Constructing Your Sales Success: Strategies for Women

The many sales challenges faced by men and women in sales roles are largely the same.

  • Difficulty getting through to buyers.
  • Not enough qualified leads in the pipeline.
  • Too much administrative work and not enough selling time.
  • Trying to keep competitors at bay.
  • Keeping sales skills sharp.
  • The rapid pace of change.
  • And more.

Selling in today’s 21st century environment is more challenging than ever. That means that our ability to transcend obstacles to success is as much about managing our beliefs, mindset and attitude, as it is about being highly skilled at the various aspects of the selling process.

I’ve written about the business case for women in sales many times.

Research supports that a strategic focus on diversity and inclusion positively impacts revenue, the customer experience and fosters cultures that are forward thinking and innovative.

Volumes have been written about bro cultures, women being held back, gaps in pay. All truths that have merit. There is no question that there is work to be done. Progress has been slow to fix many of the pervasive problems that persist.

At the same time, I want women in sales (or in any role), to remember that there are times when we may undermine our success without even realizing it through some of these common behaviors.

Being Seen Not Heard.

I’m not the only woman who has felt seen but not heard in meetings. Many women don’t realize that they are more likely than men to “wait” to be called on to speak.

Women also have a tendency to downplay their certainty about their ideas, business opinions, or even the products they sell. They hedge their assertions making them seem less confident than they are. If you want to be heard, rather than fume at being overlooked or feel your ideas were dismissed, make it your business to assert yourself by speaking up clearly, confidently and concisely.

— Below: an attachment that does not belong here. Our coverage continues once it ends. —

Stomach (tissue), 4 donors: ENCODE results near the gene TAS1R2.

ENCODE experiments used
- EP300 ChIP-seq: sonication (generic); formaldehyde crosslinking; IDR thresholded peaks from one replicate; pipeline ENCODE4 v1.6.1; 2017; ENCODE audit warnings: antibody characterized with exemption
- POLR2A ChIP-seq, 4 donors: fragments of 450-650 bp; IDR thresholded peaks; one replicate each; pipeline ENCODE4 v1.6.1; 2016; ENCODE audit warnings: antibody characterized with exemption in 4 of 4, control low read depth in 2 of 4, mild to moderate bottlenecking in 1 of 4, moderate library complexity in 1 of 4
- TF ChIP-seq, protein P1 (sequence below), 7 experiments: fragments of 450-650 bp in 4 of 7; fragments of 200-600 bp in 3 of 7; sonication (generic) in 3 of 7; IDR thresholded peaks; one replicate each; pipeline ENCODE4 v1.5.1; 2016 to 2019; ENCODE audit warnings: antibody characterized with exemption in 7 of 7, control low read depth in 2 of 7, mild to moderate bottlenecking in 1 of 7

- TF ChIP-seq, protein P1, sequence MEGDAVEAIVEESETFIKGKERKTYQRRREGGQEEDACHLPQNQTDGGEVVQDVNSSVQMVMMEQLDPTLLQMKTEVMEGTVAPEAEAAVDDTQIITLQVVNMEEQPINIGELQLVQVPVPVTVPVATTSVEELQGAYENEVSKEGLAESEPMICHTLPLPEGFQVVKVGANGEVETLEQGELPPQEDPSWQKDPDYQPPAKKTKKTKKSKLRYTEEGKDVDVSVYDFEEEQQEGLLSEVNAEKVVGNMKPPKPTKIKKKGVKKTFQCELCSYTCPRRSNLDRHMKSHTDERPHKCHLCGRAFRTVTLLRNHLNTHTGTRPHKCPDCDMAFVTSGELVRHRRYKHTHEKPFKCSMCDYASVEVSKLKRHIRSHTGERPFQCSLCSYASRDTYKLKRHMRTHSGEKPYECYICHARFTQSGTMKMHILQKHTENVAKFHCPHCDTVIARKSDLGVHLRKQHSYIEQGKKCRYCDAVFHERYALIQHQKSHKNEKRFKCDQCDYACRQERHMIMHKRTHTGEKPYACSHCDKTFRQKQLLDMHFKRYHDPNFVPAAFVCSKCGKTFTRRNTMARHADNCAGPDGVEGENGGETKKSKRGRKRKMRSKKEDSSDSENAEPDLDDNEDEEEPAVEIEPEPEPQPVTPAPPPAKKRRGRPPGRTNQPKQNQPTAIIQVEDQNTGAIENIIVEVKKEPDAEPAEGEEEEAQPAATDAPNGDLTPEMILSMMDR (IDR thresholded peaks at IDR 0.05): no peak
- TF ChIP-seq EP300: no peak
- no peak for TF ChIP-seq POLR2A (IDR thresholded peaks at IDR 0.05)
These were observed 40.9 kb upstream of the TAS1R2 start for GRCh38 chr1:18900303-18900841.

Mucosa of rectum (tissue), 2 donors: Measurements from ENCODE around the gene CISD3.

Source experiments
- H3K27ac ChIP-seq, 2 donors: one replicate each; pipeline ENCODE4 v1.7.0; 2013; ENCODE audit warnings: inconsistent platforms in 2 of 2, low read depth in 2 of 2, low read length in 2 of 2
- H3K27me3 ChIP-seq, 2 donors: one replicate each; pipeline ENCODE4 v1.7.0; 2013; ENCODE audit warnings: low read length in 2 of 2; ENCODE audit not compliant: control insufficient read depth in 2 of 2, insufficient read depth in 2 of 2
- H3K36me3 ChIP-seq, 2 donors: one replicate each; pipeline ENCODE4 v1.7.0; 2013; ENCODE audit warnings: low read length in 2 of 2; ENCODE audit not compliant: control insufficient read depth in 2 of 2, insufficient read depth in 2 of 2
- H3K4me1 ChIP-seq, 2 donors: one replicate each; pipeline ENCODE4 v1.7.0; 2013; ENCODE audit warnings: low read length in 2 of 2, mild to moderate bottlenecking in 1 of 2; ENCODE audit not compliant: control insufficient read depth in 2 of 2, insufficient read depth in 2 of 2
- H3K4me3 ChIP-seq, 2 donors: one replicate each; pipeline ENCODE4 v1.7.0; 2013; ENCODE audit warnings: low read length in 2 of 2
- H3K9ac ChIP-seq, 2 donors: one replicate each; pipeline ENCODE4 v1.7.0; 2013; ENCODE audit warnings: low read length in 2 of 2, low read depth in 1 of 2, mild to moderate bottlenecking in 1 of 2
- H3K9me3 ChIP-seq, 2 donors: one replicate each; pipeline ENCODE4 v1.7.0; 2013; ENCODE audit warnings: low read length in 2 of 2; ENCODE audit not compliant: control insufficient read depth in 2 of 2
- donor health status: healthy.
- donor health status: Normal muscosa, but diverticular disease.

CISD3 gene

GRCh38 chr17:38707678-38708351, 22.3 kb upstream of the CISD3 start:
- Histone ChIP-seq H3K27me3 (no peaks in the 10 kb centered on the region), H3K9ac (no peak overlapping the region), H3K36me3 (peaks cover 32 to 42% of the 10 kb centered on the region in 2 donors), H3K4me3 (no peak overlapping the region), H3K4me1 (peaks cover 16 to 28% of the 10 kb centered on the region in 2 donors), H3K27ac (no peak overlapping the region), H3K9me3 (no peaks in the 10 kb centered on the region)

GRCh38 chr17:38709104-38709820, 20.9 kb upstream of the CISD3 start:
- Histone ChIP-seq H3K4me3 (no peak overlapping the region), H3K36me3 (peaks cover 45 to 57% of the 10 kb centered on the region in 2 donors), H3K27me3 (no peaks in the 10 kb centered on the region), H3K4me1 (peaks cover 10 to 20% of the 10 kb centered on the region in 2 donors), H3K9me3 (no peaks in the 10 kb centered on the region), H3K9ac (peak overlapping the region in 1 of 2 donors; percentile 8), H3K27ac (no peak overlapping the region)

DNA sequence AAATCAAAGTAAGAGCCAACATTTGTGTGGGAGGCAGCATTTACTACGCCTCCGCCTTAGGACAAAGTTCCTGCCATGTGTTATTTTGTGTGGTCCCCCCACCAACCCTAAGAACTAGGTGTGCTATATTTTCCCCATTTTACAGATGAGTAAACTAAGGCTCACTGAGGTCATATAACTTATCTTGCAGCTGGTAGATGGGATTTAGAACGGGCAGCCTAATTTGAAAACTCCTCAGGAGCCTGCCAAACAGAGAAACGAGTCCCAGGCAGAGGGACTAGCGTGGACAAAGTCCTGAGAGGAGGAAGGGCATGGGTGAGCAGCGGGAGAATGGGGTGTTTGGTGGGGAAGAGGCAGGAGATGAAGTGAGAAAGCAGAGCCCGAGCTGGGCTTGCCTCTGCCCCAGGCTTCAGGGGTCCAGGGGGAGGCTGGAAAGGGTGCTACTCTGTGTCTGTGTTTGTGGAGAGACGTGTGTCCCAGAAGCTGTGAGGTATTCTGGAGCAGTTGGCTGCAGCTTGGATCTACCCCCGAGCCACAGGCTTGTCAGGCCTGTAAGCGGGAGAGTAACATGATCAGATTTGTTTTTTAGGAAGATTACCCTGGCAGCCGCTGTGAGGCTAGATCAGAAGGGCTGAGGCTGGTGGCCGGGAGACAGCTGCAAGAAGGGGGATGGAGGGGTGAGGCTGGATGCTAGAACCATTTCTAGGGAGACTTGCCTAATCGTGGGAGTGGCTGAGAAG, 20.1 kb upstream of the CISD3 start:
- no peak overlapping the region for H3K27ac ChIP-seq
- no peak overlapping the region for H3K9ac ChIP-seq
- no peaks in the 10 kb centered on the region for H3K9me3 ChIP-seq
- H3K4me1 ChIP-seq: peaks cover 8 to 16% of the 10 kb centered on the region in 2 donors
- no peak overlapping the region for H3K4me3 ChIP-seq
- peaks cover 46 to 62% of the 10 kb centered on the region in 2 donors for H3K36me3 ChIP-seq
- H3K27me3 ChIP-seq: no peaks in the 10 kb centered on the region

If you are in a sales role, this behavior is especially problematic. There is a gap in gender diversity in departments other than sales in many companies, which means that the buyers we are approaching are mostly men. If you appear to lack confidence in what you sell, these male buyers won’t feel confident in buying from you.

Leveraging Relationships vs. Building Them

Often, we hear that women possess the innate strength of building relationships. While I believe that to be true, I’ve also noticed that many women shy away from leveraging the power of the relationships they’ve built.

I’m as guilty of this behavior as anyone. As much as I talk with guests on the Conversations with Women in Sales podcast about how important it is for women to stop sitting on the sidelines waiting for others to notice their good work, reward them, promote them or help them when they need a favor, I find myself doing the same thing without realizing it.

For many of us this is a bias hidden away in our DNA that cautions us against asking for specific help from the people in the networks we’ve established. Adding to our concern is the judgment many of us have felt by other women who signal to us that our ask is selfish or overly ambitious. For the record, women who judge other women, and it happens far more often than you might think, are often unaware that they do it.

I have to give a hat tip to men here. They don’t usually fall into this trap. If they need help, they don’t hesitate to ask for it.

The TMI (Too Much Information) Trap

This sabotaging behavior isn’t new news. How you use your words matter and never is that truer than in selling.

It is important to note that the urban myth that women speak 20,000 words in a day while men speak 7,000 was debunked in a 2007 study.